Chapter 11. Exercise Prescription for Cardiorespiratory Fitness
Chapter 12. Exercise Prescription for Weight Management
Chapter 13. Exercise Prescription for Muscular Fitness
Chapter 14. Exercise Prescription for Flexibility and Low-Back Function
Chapter 15. Training for Performance
Chapter 16. Exercise for Children and Youth
Chapter 17. Exercise and Older Adults
Chapter 18. Exercise and Women’s Health
Chapter 19. Exercise and Heart Disease
Chapter 20. Exercise and Obesity
Chapter 21. Exercise and Diabetes
Chapter 22. Exercise and Pulmonary Disease
Chapter 23. Behavior Change
Chapter 24. ECG and Exercise Performance
Chapter 25. Injury Prevention and Treatment
Chapter 26. Legal Considerations
Learning Activities Answer Key
Exam and Evaluation
Exam Answer Sheet
Text Table of Contents
Part I. Physical Activity: Links to Health, Fitness, and Performance Chapter 1. Health, Fitness, and Performance Edward T. Howley Chapter 2. Health Risk Appraisal Michael Shipe
Part II. Scientific Foundations Chapter 3. Functional Anatomy and Biomechanics Clare E. Milner Chapter 4. Exercise Physiology Edward T. Howley Chapter 5. Nutrition Dixie L. Thompson Chapter 6. Energy Costs of Physical Activity Edward T. Howley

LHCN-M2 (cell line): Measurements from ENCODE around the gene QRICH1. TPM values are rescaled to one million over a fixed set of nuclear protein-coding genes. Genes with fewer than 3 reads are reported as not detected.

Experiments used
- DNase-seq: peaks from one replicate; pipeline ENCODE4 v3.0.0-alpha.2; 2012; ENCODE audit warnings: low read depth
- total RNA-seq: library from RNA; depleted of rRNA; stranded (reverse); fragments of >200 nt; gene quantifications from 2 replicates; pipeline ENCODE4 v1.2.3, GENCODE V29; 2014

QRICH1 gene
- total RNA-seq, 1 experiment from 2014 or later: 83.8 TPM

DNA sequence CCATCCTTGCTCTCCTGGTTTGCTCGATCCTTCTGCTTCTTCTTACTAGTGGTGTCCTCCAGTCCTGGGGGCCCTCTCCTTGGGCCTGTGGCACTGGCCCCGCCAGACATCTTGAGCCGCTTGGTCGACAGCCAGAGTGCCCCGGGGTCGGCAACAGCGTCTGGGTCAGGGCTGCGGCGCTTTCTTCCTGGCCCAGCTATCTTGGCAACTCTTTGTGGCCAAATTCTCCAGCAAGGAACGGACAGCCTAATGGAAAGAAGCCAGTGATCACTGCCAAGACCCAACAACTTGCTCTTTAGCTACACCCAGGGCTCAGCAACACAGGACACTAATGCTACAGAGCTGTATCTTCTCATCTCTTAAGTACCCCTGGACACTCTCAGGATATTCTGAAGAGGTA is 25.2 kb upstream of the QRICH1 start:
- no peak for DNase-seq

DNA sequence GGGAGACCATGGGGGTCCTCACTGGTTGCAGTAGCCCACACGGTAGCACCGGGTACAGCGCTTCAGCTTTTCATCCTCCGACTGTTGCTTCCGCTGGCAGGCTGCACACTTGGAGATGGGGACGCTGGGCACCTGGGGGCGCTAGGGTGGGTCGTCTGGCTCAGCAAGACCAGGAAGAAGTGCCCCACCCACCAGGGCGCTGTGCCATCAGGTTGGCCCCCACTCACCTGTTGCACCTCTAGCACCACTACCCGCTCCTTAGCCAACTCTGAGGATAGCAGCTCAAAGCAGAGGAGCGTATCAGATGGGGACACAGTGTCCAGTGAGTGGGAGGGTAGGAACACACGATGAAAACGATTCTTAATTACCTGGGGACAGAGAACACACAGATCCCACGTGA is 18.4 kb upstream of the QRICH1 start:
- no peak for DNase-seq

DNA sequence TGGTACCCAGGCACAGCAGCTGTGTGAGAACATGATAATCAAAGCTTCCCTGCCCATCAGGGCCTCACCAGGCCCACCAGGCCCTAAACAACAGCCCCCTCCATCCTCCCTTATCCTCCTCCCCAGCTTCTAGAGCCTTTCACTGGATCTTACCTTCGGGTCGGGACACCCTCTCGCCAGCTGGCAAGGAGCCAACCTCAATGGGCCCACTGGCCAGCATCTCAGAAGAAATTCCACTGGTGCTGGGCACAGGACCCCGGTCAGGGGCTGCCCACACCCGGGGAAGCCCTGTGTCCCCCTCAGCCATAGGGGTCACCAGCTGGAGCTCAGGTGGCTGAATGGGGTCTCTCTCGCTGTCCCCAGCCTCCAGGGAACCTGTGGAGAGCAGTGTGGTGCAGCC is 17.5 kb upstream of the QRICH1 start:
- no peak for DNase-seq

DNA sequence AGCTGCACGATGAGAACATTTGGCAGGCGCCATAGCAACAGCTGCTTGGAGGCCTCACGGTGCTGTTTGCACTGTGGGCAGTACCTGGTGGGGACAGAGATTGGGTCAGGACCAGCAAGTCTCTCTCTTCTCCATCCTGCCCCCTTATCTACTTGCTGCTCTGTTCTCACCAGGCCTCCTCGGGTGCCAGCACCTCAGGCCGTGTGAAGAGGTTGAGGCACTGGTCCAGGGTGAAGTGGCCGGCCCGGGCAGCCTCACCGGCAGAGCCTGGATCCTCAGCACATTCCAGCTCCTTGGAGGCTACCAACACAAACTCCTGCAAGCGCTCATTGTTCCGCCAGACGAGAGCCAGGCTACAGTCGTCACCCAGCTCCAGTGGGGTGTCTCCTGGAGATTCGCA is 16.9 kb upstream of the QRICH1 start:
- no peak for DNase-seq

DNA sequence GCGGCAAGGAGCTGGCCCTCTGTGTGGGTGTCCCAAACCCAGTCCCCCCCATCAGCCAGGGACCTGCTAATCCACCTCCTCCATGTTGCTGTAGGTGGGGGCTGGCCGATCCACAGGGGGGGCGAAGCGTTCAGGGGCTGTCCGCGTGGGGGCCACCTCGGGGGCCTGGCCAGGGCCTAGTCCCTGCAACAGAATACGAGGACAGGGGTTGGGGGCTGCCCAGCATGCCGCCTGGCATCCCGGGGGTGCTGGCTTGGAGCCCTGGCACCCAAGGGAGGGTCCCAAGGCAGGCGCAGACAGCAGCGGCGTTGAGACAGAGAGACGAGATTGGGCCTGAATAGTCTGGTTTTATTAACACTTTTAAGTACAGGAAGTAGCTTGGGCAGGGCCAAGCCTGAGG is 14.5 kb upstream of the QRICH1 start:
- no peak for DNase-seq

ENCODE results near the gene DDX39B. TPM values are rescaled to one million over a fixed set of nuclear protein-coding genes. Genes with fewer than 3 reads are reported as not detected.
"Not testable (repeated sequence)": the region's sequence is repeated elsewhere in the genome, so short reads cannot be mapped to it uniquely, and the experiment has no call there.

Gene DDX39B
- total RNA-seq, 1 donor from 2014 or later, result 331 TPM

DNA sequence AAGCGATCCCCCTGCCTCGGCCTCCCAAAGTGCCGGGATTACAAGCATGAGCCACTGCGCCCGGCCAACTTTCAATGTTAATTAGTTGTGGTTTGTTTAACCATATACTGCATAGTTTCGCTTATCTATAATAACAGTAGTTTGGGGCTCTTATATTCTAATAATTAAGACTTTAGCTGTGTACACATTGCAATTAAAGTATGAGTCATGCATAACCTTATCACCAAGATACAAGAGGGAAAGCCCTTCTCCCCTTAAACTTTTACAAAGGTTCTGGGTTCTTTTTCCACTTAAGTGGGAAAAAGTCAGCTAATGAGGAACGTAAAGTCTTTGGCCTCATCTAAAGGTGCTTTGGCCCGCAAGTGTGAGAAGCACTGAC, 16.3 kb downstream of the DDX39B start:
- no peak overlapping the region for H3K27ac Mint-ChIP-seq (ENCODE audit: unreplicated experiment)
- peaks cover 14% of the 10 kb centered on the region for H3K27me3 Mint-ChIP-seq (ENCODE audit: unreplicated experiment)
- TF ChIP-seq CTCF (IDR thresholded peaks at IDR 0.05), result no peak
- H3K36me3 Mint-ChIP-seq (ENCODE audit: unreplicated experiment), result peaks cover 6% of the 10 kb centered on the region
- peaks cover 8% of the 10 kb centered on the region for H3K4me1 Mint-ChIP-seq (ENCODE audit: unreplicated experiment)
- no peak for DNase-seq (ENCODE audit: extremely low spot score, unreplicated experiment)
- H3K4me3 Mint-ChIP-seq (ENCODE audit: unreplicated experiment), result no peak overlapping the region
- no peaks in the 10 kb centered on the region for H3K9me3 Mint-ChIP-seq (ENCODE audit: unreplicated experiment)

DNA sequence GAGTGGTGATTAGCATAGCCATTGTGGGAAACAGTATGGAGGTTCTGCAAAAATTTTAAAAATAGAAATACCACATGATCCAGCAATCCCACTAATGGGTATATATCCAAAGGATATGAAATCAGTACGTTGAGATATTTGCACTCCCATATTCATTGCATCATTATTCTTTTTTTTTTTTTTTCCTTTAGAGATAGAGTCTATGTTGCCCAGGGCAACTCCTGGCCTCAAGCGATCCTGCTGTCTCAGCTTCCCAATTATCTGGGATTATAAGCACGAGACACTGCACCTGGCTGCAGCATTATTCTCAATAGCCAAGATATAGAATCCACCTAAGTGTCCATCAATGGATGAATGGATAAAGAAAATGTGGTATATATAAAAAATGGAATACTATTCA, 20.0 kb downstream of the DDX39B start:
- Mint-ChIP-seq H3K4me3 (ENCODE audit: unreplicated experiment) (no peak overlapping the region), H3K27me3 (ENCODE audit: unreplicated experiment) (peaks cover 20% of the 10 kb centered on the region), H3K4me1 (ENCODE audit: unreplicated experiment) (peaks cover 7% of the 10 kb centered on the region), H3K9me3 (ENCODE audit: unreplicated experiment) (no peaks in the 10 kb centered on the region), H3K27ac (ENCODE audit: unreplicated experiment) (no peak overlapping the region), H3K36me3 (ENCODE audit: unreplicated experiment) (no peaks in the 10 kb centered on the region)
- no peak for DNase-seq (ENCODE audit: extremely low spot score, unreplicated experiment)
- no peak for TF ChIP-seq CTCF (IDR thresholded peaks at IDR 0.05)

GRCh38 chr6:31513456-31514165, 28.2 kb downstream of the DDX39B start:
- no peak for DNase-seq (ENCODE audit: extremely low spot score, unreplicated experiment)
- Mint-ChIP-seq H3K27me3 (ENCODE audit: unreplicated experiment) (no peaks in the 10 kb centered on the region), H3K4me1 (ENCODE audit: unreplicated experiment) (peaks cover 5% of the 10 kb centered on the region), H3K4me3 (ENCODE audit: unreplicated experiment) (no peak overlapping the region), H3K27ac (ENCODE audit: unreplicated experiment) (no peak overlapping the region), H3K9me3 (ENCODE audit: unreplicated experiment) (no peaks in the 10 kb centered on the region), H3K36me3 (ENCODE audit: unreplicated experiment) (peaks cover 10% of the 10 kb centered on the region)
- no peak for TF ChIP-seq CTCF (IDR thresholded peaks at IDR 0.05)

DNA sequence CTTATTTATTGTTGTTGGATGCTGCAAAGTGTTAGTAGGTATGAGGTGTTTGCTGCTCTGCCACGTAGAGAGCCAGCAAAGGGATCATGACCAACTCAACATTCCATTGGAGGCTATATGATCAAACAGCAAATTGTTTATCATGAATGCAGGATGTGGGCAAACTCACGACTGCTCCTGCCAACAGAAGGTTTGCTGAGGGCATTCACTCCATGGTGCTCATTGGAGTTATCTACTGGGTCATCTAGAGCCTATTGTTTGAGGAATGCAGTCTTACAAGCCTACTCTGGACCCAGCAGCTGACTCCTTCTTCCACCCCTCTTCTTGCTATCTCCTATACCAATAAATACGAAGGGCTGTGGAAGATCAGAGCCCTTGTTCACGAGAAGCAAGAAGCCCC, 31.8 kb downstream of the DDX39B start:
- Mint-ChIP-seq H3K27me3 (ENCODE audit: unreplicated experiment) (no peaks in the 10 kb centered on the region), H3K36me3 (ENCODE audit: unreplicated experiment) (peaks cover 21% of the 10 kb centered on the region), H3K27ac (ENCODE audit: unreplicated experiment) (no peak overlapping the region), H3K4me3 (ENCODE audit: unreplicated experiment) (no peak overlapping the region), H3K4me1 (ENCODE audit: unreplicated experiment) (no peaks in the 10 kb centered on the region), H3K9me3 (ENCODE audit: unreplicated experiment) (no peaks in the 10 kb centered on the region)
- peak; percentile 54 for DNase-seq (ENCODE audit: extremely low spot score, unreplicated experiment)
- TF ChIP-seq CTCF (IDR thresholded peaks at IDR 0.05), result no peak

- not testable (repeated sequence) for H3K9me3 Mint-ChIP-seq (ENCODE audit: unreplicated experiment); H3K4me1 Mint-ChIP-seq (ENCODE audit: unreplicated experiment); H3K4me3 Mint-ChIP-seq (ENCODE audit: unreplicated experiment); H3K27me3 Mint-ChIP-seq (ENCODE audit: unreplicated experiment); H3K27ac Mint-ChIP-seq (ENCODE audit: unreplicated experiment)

Part III. Fitness Assessment Chapter 7. Assessment of Cardiorespiratory Fitness Edward T. Howley Chapter 8. Assessment of Body Composition Dixie L. Thompson Chapter 9. Assessment of Muscular Fitness Avery Faigenbaum Chapter 10. Assessment of Flexibility and Low-Back Function Laura Horvath Gagnon
Part IV. Exercise Prescription for Health, Fitness, and Performance Chapter 11. Exercise Prescription for Cardiorespiratory Fitness Edward T. Howley Chapter 12. Exercise Prescription for Weight Management Dixie L. Thompson Chapter 13. Exercise Prescription for Muscular Fitness Avery Faigenbaum Chapter 14. Exercise Prescription for Flexibility and Low-Back Function Laura Horvath Gagnon Chapter 15. Training for Performance Scott A. Conger